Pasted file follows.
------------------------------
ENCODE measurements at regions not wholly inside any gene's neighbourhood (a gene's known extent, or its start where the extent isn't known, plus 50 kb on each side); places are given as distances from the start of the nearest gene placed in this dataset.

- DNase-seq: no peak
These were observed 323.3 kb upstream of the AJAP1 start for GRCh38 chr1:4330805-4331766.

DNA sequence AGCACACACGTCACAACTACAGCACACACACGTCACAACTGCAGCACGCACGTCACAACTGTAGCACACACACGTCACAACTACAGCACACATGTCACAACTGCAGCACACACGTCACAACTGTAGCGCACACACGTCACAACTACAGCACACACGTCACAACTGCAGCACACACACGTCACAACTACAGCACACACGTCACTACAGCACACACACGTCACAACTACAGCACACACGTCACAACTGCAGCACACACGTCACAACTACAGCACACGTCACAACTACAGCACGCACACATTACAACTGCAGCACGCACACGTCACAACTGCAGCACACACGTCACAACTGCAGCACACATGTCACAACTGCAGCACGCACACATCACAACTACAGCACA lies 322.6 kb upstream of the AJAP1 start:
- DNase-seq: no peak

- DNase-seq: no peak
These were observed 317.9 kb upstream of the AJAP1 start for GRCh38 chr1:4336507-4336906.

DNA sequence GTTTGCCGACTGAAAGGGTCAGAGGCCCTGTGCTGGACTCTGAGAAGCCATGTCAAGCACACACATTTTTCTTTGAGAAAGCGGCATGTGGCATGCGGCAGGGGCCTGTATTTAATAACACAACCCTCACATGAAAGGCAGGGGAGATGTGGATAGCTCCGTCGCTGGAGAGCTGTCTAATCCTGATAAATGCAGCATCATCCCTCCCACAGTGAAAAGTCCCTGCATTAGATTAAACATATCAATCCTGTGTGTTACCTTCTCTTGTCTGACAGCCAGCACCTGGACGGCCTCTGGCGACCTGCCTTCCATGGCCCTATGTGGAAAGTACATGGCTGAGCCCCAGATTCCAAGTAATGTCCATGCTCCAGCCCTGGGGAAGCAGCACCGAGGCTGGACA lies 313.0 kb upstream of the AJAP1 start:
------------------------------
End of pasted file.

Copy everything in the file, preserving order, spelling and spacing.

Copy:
ENCODE measurements at regions not wholly inside any gene's neighbourhood (a gene's known extent, or its start where the extent isn't known, plus 50 kb on each side); places are given as distances from the start of the nearest gene placed in this dataset.

- DNase-seq: no peak
These were observed 323.3 kb upstream of the AJAP1 start for GRCh38 chr1:4330805-4331766.

DNA sequence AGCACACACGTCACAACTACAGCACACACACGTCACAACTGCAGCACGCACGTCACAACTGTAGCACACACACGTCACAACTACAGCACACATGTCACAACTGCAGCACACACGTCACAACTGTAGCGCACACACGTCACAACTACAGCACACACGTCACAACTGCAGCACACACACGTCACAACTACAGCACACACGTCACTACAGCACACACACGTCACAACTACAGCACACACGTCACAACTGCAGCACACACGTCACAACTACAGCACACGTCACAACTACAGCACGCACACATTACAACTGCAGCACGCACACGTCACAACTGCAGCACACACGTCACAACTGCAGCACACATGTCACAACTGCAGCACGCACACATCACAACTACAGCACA lies 322.6 kb upstream of the AJAP1 start:
- DNase-seq: no peak

- DNase-seq: no peak
These were observed 317.9 kb upstream of the AJAP1 start for GRCh38 chr1:4336507-4336906.

DNA sequence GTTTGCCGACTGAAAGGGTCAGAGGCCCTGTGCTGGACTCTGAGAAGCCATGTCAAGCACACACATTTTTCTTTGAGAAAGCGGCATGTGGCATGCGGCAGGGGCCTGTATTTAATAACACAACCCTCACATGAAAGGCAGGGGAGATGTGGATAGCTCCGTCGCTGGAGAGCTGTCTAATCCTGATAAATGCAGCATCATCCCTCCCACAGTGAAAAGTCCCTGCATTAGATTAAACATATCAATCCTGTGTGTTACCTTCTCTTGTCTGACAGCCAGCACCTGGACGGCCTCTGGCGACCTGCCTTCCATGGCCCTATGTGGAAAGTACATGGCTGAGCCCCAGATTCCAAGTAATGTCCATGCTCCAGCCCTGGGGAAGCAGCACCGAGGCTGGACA lies 313.0 kb upstream of the AJAP1 start: